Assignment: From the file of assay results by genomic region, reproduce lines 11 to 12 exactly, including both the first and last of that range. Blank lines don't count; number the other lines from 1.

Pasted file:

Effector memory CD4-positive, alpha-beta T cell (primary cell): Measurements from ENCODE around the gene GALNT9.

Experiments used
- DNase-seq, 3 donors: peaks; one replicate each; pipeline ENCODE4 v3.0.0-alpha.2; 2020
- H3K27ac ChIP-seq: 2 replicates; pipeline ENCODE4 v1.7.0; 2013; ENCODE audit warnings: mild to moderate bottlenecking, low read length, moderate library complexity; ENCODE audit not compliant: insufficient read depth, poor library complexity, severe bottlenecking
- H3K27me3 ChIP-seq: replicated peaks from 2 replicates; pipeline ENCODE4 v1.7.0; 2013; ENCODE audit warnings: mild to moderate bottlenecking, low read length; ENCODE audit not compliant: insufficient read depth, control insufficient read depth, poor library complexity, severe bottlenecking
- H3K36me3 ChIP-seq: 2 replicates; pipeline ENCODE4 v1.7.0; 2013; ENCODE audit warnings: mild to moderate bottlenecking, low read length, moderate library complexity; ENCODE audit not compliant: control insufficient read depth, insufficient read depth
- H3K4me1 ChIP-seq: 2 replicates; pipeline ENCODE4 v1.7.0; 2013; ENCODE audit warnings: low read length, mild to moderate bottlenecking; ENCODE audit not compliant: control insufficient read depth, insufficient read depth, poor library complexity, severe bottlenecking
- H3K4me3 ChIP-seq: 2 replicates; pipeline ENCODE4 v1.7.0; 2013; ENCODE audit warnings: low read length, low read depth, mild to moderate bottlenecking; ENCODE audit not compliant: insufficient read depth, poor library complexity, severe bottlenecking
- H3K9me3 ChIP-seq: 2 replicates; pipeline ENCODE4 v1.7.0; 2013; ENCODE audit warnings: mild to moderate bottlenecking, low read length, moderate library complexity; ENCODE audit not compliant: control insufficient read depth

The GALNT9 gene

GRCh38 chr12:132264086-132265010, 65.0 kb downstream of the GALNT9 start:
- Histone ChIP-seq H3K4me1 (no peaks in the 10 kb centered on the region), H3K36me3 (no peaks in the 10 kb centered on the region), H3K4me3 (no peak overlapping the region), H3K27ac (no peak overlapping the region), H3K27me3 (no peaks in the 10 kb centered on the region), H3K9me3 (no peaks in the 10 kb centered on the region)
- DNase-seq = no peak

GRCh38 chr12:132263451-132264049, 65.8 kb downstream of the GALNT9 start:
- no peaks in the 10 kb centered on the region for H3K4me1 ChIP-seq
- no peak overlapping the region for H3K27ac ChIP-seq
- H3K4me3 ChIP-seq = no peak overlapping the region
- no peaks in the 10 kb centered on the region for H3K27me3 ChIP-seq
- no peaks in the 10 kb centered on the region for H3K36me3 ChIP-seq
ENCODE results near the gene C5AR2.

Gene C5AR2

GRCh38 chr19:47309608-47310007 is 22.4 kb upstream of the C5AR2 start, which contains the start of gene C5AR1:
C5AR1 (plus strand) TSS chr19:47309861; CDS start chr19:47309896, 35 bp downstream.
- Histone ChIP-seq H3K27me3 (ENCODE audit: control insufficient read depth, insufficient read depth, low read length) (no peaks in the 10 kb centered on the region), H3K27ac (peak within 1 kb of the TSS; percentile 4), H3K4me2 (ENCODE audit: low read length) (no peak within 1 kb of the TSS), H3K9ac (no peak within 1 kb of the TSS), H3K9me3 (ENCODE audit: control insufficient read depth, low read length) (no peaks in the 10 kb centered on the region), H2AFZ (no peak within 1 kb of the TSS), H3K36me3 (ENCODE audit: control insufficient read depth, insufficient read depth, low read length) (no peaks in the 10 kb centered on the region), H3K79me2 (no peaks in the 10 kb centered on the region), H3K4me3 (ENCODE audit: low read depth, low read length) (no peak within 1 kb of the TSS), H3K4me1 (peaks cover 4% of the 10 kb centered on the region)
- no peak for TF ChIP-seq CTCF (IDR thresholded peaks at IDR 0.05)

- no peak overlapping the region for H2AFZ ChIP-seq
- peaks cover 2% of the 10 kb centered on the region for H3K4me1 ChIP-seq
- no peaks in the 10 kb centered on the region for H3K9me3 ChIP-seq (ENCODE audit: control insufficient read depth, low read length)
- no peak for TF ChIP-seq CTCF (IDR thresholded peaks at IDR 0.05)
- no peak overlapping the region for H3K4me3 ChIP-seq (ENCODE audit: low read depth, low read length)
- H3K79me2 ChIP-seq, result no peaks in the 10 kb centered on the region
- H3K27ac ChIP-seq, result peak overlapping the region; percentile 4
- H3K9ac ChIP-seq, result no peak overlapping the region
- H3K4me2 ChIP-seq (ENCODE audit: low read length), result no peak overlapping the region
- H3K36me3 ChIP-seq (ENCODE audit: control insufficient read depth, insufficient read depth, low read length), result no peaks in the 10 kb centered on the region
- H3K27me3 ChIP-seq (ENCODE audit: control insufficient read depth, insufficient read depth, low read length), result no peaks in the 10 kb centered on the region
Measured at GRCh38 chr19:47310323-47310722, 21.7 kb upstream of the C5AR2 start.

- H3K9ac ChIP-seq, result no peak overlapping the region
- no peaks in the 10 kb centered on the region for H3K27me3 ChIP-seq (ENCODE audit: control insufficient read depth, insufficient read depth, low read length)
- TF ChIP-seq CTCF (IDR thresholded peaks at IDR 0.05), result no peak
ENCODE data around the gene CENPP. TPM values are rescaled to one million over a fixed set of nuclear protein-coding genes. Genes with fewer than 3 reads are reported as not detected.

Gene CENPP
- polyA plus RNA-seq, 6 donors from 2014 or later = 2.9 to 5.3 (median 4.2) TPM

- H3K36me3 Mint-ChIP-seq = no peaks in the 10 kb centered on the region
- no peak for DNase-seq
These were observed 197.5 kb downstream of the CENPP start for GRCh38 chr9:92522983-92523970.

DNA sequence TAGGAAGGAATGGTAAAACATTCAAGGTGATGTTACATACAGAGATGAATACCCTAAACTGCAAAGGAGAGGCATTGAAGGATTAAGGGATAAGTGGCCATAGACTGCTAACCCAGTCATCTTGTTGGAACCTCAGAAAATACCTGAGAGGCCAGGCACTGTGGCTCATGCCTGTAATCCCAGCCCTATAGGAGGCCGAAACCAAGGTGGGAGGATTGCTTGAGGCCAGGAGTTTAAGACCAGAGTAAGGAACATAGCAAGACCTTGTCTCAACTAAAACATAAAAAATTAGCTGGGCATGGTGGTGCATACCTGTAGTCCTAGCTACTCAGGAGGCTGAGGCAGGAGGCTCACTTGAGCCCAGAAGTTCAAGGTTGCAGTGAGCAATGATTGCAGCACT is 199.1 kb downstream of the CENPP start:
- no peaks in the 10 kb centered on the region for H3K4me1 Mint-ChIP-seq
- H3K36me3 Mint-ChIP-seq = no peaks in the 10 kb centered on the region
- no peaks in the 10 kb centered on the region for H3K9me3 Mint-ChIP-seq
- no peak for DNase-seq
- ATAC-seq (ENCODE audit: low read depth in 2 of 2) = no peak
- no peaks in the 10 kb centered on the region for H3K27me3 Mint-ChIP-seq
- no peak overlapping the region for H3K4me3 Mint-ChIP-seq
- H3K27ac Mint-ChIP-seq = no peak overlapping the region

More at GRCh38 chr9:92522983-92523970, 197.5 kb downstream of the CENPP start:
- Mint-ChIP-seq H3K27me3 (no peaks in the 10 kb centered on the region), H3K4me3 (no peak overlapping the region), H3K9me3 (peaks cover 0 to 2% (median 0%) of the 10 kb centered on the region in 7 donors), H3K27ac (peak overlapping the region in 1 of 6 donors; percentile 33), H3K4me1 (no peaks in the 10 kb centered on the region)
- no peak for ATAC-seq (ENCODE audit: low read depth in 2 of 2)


GRCh38 chr12:132264086-132265010, 65.0 kb downstream of the GALNT9 start:
- Histone ChIP-seq H3K4me1 (no peaks in the 10 kb centered on the region), H3K36me3 (no peaks in the 10 kb centered on the region), H3K4me3 (no peak overlapping the region), H3K27ac (no peak overlapping the region), H3K27me3 (no peaks in the 10 kb centered on the region), H3K9me3 (no peaks in the 10 kb centered on the region)